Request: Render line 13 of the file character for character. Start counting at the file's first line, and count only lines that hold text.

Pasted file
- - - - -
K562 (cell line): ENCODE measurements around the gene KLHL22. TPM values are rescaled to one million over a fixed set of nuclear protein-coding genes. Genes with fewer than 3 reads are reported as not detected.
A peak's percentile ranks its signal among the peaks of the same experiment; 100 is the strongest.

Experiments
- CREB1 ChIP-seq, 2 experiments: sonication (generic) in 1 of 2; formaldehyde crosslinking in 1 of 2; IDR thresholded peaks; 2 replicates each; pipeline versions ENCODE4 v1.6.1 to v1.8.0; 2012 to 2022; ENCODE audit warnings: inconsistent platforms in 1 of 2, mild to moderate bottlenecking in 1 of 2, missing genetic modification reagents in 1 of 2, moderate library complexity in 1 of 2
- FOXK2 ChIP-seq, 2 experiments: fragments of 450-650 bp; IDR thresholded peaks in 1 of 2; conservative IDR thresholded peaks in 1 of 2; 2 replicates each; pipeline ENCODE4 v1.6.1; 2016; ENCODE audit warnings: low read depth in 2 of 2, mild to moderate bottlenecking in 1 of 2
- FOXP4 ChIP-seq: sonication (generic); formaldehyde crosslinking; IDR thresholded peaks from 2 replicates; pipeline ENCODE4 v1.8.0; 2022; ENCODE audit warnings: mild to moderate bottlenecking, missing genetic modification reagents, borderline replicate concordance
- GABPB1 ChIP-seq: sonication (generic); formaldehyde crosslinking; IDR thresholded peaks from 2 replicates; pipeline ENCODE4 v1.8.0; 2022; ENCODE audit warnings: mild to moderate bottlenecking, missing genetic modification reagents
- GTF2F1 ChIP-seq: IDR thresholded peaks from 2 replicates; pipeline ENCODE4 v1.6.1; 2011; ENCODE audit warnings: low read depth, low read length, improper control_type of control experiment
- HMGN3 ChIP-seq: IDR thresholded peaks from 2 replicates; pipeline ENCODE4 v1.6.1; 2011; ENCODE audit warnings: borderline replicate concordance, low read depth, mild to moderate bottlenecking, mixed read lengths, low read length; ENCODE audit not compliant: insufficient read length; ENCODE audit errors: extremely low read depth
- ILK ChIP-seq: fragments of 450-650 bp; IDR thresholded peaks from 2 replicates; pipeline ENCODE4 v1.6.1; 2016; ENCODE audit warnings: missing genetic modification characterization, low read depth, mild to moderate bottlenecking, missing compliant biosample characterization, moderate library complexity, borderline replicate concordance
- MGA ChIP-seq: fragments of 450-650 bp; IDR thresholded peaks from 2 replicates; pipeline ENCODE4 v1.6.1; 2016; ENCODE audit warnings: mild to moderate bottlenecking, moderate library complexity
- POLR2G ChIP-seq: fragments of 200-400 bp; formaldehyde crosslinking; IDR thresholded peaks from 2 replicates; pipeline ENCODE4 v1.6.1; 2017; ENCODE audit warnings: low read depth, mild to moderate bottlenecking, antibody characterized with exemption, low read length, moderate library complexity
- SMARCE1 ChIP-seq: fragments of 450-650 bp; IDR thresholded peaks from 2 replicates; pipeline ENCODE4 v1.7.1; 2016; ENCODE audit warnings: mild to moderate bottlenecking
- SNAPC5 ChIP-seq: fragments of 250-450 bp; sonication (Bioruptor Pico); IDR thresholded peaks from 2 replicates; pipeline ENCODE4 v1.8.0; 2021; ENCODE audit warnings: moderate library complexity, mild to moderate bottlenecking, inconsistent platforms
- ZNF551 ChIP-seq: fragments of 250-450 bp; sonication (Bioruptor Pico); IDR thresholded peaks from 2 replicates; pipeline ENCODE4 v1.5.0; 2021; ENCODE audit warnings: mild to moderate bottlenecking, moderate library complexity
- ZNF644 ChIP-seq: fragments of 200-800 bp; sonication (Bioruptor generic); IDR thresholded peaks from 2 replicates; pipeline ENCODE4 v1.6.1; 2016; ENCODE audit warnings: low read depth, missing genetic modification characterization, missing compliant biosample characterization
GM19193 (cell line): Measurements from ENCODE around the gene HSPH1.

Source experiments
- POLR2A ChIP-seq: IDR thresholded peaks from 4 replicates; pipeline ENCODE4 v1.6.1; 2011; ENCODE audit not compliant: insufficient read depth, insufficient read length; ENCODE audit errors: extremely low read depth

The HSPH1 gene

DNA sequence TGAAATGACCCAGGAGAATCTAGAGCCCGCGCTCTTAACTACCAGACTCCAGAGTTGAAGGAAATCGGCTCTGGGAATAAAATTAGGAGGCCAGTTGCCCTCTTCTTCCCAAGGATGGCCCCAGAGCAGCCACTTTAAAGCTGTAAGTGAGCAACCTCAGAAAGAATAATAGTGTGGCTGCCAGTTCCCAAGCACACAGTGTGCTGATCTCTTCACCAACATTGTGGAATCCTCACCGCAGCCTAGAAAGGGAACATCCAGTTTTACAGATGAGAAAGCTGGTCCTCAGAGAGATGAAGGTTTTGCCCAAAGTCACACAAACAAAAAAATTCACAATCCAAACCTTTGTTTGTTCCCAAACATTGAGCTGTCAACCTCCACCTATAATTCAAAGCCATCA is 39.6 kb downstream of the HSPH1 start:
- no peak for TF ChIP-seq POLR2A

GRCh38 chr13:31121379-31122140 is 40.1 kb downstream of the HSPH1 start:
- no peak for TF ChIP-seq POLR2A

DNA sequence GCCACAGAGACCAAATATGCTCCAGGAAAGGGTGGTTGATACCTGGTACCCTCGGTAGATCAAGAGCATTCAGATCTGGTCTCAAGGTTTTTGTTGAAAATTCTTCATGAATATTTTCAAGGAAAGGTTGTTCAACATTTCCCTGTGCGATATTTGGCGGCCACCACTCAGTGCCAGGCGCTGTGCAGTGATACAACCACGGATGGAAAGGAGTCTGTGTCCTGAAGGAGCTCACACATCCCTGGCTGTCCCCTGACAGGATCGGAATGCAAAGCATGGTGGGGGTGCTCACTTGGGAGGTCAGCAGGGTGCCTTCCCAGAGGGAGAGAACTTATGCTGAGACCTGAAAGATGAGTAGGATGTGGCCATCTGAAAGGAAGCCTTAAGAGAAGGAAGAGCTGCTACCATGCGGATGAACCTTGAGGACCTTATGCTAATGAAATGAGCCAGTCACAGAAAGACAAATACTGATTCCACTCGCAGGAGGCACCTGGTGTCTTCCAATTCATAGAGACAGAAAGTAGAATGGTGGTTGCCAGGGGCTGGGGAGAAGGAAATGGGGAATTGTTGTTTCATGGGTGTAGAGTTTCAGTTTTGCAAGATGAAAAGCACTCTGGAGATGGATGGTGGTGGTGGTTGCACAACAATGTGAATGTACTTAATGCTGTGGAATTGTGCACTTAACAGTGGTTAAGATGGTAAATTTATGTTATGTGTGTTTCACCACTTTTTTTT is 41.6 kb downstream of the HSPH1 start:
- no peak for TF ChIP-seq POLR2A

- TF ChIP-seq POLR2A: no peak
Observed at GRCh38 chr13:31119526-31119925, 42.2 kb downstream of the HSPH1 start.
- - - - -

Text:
- SMARCE1 ChIP-seq: fragments of 450-650 bp; IDR thresholded peaks from 2 replicates; pipeline ENCODE4 v1.7.1; 2016; ENCODE audit warnings: mild to moderate bottlenecking